There's not much magic left in Kenneth Branagh's "The Magic Flute." Relocating the 1791 opera to WWI and adopting a hard-edged approach that worked for "Hamlet," Branagh has wrought a "Flute" for high-end aficionados only. Lavishly mounted and well sung, but thin on charm and spontaneity, pic is likely to hit a bum note at general wickets.
There’s not much magic left in Kenneth Branagh’s “The Magic Flute.” Relocating the 1791 opera to WWI, dousing it in widescreen CGI and adopting a hard-edged approach that worked for “Hamlet” but squeezes most of the lightness and fun out of Mozart’s featherlight masterwork, Branagh has wrought a “Flute” for high-end aficionados only. Lavishly mounted and well sung, but thin on charm and spontaneity, pic is likely to hit a bum note at general wickets. Casting of singers with no general marquee value will further limit pic to specialist engagements, though ancillary should be much more magical.
Branagh showed he has a real feel for music and movement with “Much Ado About Nothing,” and there’s nothing intrinsically wrong with much of the staging in “Flute.” Alas, he and co-scripter Stephen Fry have simply loaded too much on the framework of the fragile, populist opera, which Mozart intended as an entertainment for the masses.
Opera buffs shouldn’t throw away their DVDs of Ingmar Bergman’s 1975 TV movie. With a reported $27 million arsenal at their disposal, Branagh’s big tech guns have more firepower, but Bergman’s pic still wins hands down on agility, character and sheer likability.
Film’s opening shot, which accompanies the overture, is mightily impressive but also a harbinger of CGI to come. In what is seemingly a single six-minute take, camera tilts down from a blue sky to summery meadows and swoops along WWI trenches on both sides of an imminent battleground before flying up into the clouds with a squadron of biplanes and then down to Tamino (Joseph Kaiser) as he strides into battle on the ground.
Use of CGI is almost seamless and gets the movie off to a great start. As act one begins, Tamino, lost and wounded, is discovered by three nuns in spotless white uniforms (Teuta Koco, Louise Callinan, Kim-Marie Woodhouse) before he passes out. He then “wakes” in some parallel universe in which the story takes place, the three women now transformed into field nurses.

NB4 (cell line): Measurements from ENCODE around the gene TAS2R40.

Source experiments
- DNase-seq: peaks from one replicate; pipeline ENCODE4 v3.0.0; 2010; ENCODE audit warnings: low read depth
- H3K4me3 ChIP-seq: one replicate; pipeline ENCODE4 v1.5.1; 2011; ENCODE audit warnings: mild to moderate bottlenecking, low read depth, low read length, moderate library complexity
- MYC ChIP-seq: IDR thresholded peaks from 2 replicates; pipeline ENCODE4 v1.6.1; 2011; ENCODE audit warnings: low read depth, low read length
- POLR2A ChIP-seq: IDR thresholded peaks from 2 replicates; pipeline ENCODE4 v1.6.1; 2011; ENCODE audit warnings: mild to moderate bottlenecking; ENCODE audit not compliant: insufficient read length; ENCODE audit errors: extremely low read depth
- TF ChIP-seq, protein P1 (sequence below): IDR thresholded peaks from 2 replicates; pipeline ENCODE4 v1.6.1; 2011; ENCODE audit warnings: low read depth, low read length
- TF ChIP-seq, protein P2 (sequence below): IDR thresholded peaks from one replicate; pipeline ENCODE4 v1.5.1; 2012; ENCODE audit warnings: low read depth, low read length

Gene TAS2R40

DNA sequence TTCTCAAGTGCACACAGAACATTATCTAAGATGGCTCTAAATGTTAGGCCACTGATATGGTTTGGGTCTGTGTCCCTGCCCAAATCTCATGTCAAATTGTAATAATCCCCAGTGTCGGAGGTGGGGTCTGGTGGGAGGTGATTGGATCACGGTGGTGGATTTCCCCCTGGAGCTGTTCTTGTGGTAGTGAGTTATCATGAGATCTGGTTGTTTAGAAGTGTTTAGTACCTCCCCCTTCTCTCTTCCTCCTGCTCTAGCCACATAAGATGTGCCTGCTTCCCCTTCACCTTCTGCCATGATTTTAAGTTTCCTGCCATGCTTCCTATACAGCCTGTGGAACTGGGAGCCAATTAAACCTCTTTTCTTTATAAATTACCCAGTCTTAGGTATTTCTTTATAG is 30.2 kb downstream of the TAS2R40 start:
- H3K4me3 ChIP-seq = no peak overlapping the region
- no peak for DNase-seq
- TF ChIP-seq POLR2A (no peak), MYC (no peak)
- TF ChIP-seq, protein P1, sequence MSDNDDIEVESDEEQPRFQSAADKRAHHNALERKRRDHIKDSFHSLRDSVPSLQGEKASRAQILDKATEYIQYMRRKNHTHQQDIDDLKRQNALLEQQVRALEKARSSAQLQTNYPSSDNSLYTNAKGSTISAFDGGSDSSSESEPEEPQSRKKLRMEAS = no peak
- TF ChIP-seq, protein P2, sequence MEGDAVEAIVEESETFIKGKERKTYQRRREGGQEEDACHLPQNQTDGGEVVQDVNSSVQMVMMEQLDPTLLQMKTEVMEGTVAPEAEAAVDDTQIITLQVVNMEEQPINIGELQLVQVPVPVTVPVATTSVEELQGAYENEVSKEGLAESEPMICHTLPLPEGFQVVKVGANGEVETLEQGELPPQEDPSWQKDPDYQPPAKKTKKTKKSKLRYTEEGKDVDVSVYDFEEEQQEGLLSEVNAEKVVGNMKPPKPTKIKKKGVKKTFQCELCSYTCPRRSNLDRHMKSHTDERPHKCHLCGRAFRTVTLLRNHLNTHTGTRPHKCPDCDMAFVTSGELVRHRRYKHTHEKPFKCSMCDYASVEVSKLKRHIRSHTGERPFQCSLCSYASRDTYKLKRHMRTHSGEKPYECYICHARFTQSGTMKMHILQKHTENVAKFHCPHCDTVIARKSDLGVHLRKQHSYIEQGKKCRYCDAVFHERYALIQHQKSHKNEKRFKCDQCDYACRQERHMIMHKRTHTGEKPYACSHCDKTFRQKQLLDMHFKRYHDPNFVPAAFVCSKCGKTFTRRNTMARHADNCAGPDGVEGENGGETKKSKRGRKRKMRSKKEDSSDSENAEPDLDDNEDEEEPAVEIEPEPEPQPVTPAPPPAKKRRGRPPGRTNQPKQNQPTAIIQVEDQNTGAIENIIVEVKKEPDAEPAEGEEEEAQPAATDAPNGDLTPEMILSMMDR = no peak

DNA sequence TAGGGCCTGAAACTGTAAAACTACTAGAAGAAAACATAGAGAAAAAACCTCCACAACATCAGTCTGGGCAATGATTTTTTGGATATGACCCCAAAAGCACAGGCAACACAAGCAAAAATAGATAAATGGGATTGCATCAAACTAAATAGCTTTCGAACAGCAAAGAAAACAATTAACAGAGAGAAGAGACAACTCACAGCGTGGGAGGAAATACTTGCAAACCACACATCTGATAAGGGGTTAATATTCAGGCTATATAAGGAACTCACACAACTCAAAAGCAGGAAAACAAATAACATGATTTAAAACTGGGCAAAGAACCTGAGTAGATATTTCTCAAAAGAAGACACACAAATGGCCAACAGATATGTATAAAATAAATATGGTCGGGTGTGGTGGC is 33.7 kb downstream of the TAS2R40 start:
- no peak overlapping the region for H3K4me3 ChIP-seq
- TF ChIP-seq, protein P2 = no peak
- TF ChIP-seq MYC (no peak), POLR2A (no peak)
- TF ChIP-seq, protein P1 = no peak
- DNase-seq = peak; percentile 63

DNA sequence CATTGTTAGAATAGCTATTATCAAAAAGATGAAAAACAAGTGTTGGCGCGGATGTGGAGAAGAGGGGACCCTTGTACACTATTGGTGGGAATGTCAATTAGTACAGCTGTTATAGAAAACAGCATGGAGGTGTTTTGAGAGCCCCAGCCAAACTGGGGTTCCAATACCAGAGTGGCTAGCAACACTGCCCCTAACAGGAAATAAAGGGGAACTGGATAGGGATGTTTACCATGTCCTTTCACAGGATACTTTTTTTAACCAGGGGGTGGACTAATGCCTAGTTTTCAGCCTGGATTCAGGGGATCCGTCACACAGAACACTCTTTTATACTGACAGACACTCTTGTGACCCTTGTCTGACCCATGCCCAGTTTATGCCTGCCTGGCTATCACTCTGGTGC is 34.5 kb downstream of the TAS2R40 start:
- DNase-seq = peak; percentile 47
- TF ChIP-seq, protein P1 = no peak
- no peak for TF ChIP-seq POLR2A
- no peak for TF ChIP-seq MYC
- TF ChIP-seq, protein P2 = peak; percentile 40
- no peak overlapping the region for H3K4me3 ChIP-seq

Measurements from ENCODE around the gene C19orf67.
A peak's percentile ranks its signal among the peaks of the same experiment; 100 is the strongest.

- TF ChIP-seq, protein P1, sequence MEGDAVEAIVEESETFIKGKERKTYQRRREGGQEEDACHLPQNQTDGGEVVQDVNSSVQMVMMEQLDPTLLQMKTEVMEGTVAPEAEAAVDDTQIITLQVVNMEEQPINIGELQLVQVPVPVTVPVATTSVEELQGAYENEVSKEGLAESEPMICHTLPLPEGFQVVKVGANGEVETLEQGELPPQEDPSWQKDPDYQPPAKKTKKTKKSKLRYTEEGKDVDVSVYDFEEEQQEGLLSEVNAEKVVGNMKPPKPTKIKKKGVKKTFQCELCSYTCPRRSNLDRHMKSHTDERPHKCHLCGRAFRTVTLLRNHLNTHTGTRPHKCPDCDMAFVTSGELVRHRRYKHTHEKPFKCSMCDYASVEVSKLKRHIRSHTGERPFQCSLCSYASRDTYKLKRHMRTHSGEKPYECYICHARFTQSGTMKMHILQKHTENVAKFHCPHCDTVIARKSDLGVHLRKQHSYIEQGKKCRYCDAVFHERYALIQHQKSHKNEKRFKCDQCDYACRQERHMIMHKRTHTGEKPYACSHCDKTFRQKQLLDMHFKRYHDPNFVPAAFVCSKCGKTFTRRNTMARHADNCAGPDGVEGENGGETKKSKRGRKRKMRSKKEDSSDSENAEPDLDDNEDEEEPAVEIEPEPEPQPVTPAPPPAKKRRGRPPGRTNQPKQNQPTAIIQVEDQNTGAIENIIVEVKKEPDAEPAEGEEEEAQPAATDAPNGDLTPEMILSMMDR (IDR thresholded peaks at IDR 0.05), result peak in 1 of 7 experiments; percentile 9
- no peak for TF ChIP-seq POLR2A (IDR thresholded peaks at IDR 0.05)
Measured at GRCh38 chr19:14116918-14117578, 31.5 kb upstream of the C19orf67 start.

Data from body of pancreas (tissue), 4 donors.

Pic follows the exact architecture of the opera, with the trio sending Tamino on a mission to rescue Pamina (Amy Carson), daughter of the strident Queen of the Night (Lyubov Petrova), who’s been kidnapped by the evil Sarastro (Rene Pape). Tamino is accompanied by Papageno (Benjamin Jay Davis), as a comic sidekick, and given a magic flute to help him.
Especially in the first half — film plays both acts without any intermission — Branagh rises to the occasion with several startling ideas. The Queen of the Night is intro’d riding atop a tank, and the coloratura section of her first aria is lensed in close-up profile, her mouth and throat contorting like a werewolf baying at the moon. Her act-two showpiece is more over-cooked, with rapid-fire editing mimicking her coloratura, though Branagh does cleverly use it to sneak in a smidgeon of backstory.
Several of the other visual ideas — a pullback to show mass graves, the trench scenes, the “greening” of a WWI killing field — recall the Richard Attenborough-helmed “Oh! What a Lovely War” (1969) as the pic becomes more of an anti-war message movie than a paean to humanistic values. In Branagh and Fry’s treatment, the opera’s explicit references to Freemasonry are ironed out, with the guiding figure of Monostatos (Tom Randle) a man of the common people rather than some priestly authority.
That extra moral weight, plus the film’s flashy bigscreen values, are more suited to Romantic opera than an 18th-century Singspiel, and they bend Mozart too far out of shape. The comic relief of Papageno’s character becomes one casualty, and his famous duet with Papagena (Silvia Moi) loses almost all its charm.
Petrova makes a good Queen of the Night and Carson a substantial Pamina, but the two male leads, Kaiser and Davis, are rather colorless.
Sound quality is OK, though many of the English lyrics aren’t easily comprehensible.
Conductor James Conlon, music director of Los Angeles Opera for 2006-07, draws full-bodied playing from the Chamber Orchestra of Europe.